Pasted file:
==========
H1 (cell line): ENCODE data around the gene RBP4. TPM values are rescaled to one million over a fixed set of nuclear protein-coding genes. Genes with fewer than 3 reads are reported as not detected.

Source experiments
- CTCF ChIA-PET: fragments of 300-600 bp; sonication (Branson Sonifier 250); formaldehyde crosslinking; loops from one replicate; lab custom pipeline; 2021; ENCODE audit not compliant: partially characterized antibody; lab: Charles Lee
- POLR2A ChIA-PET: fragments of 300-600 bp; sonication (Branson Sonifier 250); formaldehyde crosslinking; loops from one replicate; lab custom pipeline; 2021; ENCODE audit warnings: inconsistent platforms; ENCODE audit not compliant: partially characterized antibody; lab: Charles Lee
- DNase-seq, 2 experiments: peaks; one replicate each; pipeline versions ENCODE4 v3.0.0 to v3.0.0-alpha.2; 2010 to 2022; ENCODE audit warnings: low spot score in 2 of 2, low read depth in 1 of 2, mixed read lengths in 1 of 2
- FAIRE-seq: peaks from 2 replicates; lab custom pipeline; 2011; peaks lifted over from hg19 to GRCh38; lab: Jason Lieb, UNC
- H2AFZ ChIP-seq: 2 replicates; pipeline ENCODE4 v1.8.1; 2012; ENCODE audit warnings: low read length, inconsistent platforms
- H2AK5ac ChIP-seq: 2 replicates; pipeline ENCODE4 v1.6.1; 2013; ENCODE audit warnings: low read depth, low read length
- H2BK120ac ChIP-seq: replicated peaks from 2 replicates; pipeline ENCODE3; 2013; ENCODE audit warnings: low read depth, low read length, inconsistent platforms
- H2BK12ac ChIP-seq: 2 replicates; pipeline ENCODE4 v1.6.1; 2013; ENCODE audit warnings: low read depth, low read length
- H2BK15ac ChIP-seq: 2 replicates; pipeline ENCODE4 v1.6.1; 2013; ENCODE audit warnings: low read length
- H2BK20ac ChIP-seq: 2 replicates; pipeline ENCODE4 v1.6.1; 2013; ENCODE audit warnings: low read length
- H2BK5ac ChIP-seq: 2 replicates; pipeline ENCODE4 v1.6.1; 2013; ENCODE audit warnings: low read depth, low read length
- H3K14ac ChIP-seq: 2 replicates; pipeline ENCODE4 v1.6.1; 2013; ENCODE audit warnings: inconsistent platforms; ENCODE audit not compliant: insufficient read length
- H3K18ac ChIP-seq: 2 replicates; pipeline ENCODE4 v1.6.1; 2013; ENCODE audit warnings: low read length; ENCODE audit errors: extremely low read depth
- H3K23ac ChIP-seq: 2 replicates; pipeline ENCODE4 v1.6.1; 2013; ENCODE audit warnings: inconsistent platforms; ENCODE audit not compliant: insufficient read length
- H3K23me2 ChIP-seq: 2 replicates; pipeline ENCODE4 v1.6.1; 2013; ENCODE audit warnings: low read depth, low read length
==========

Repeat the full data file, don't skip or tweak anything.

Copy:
H1 (cell line): ENCODE data around the gene RBP4. TPM values are rescaled to one million over a fixed set of nuclear protein-coding genes. Genes with fewer than 3 reads are reported as not detected.

Source experiments
- CTCF ChIA-PET: fragments of 300-600 bp; sonication (Branson Sonifier 250); formaldehyde crosslinking; loops from one replicate; lab custom pipeline; 2021; ENCODE audit not compliant: partially characterized antibody; lab: Charles Lee
- POLR2A ChIA-PET: fragments of 300-600 bp; sonication (Branson Sonifier 250); formaldehyde crosslinking; loops from one replicate; lab custom pipeline; 2021; ENCODE audit warnings: inconsistent platforms; ENCODE audit not compliant: partially characterized antibody; lab: Charles Lee
- DNase-seq, 2 experiments: peaks; one replicate each; pipeline versions ENCODE4 v3.0.0 to v3.0.0-alpha.2; 2010 to 2022; ENCODE audit warnings: low spot score in 2 of 2, low read depth in 1 of 2, mixed read lengths in 1 of 2
- FAIRE-seq: peaks from 2 replicates; lab custom pipeline; 2011; peaks lifted over from hg19 to GRCh38; lab: Jason Lieb, UNC
- H2AFZ ChIP-seq: 2 replicates; pipeline ENCODE4 v1.8.1; 2012; ENCODE audit warnings: low read length, inconsistent platforms
- H2AK5ac ChIP-seq: 2 replicates; pipeline ENCODE4 v1.6.1; 2013; ENCODE audit warnings: low read depth, low read length
- H2BK120ac ChIP-seq: replicated peaks from 2 replicates; pipeline ENCODE3; 2013; ENCODE audit warnings: low read depth, low read length, inconsistent platforms
- H2BK12ac ChIP-seq: 2 replicates; pipeline ENCODE4 v1.6.1; 2013; ENCODE audit warnings: low read depth, low read length
- H2BK15ac ChIP-seq: 2 replicates; pipeline ENCODE4 v1.6.1; 2013; ENCODE audit warnings: low read length
- H2BK20ac ChIP-seq: 2 replicates; pipeline ENCODE4 v1.6.1; 2013; ENCODE audit warnings: low read length
- H2BK5ac ChIP-seq: 2 replicates; pipeline ENCODE4 v1.6.1; 2013; ENCODE audit warnings: low read depth, low read length
- H3K14ac ChIP-seq: 2 replicates; pipeline ENCODE4 v1.6.1; 2013; ENCODE audit warnings: inconsistent platforms; ENCODE audit not compliant: insufficient read length
- H3K18ac ChIP-seq: 2 replicates; pipeline ENCODE4 v1.6.1; 2013; ENCODE audit warnings: low read length; ENCODE audit errors: extremely low read depth
- H3K23ac ChIP-seq: 2 replicates; pipeline ENCODE4 v1.6.1; 2013; ENCODE audit warnings: inconsistent platforms; ENCODE audit not compliant: insufficient read length
- H3K23me2 ChIP-seq: 2 replicates; pipeline ENCODE4 v1.6.1; 2013; ENCODE audit warnings: low read depth, low read length